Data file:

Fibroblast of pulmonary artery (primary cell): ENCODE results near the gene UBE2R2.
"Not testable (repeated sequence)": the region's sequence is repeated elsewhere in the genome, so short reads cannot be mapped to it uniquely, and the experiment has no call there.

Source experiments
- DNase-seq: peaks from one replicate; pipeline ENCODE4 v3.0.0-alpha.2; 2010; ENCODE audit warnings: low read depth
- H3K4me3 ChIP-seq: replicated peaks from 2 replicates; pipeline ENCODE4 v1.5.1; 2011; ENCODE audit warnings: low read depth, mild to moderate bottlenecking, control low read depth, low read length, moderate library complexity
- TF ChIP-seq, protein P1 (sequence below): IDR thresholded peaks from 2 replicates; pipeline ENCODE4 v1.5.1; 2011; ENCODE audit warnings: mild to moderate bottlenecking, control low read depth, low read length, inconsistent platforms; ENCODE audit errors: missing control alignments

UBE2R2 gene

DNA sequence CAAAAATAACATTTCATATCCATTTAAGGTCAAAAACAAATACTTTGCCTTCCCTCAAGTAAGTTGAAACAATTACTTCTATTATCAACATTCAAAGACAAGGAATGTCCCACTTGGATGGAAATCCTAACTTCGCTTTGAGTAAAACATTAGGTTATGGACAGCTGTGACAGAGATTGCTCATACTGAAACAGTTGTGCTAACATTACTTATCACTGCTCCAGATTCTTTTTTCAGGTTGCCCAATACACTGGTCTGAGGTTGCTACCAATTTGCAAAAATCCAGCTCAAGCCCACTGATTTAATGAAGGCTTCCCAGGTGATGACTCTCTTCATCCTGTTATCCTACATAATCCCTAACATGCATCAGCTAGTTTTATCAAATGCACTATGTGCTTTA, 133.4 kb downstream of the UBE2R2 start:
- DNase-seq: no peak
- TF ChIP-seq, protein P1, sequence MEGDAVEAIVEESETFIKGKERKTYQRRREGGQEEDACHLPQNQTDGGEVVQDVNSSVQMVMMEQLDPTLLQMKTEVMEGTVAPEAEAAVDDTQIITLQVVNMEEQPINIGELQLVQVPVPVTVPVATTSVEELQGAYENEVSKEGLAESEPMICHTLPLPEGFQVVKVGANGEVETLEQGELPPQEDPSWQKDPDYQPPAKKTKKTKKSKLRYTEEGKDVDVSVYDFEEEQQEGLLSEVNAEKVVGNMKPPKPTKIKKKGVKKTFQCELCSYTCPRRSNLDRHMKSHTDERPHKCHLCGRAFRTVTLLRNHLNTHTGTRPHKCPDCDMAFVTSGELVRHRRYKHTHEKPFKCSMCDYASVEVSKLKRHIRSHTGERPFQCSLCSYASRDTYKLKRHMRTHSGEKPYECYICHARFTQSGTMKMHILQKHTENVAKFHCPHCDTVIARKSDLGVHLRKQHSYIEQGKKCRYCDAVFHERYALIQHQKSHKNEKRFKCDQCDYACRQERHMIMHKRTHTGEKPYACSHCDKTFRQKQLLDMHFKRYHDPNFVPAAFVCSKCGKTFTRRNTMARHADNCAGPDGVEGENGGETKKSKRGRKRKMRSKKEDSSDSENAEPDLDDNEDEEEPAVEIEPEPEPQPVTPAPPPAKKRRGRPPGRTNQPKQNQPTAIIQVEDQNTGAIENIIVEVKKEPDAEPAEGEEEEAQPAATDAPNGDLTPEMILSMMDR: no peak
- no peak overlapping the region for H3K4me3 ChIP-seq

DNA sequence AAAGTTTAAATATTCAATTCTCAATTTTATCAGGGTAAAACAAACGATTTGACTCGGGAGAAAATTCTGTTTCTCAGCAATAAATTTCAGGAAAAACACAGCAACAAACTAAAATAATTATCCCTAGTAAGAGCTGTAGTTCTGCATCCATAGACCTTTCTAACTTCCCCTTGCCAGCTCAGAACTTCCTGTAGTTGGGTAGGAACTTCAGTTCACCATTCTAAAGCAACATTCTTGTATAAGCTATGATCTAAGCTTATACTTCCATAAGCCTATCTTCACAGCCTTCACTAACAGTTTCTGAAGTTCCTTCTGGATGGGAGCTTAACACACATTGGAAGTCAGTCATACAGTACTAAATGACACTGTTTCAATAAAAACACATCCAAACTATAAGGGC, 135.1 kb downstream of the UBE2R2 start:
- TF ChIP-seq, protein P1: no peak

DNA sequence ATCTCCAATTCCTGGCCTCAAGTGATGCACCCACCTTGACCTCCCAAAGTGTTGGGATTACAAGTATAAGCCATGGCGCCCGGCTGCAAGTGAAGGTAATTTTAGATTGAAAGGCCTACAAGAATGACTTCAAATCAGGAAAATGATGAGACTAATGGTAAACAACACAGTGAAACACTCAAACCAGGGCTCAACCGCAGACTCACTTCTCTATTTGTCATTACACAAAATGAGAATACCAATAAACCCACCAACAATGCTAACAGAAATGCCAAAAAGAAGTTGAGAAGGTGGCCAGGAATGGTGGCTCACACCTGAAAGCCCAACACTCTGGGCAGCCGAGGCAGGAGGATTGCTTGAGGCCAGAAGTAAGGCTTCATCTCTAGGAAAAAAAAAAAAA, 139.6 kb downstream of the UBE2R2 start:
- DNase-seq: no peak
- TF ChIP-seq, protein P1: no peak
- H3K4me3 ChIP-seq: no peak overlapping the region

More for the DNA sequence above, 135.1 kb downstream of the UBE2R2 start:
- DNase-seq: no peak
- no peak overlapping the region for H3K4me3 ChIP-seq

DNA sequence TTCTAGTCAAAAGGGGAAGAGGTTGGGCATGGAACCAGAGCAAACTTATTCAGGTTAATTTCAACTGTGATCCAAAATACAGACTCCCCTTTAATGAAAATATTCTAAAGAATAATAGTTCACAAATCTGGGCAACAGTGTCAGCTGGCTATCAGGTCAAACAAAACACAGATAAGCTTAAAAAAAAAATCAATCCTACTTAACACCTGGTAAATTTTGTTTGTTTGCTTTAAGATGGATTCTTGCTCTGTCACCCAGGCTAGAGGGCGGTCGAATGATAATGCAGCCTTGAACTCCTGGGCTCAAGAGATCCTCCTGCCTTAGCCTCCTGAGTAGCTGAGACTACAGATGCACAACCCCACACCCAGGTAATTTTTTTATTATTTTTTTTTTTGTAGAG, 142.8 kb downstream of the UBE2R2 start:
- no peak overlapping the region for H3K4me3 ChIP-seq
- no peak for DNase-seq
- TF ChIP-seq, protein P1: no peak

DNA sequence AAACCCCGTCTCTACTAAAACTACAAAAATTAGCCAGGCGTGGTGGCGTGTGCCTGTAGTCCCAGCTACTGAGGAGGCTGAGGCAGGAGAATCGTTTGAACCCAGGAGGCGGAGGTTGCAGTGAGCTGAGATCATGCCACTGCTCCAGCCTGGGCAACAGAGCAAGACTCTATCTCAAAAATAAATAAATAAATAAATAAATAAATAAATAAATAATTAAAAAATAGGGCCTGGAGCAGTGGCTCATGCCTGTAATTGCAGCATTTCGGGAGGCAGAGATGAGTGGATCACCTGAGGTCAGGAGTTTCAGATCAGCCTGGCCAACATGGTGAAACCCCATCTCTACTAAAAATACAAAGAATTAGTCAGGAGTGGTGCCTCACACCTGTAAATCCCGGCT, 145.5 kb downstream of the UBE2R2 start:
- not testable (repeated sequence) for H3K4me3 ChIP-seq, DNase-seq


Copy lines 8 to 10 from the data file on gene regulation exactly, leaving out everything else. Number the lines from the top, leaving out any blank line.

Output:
DNA sequence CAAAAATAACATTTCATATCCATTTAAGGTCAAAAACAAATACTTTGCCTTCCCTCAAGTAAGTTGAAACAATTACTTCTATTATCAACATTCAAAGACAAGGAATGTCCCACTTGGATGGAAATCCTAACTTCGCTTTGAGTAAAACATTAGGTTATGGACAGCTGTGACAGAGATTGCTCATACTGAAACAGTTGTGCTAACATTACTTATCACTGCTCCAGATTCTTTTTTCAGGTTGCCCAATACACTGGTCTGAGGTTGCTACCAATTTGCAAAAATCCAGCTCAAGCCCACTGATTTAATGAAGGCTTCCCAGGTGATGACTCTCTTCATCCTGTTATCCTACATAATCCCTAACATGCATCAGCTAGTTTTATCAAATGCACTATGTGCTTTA, 133.4 kb downstream of the UBE2R2 start:
- DNase-seq: no peak
- TF ChIP-seq, protein P1, sequence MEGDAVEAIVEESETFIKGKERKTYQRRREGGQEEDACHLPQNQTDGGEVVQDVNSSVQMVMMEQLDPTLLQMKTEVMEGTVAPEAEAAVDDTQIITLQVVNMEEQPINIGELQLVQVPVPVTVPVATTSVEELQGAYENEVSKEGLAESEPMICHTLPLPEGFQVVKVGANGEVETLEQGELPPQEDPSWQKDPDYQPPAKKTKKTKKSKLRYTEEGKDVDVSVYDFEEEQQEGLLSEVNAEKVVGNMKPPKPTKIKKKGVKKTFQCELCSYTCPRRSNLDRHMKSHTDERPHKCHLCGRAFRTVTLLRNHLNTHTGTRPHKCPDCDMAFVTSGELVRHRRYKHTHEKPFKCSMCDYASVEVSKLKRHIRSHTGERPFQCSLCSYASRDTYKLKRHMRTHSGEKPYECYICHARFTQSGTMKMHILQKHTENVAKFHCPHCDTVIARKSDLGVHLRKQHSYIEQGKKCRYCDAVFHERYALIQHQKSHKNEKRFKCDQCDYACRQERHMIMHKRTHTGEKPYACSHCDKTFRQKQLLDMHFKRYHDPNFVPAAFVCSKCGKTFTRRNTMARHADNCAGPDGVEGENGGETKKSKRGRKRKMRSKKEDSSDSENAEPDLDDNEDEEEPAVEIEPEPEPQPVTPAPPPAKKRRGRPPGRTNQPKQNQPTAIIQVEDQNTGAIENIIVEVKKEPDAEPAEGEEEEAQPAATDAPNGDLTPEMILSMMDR: no peak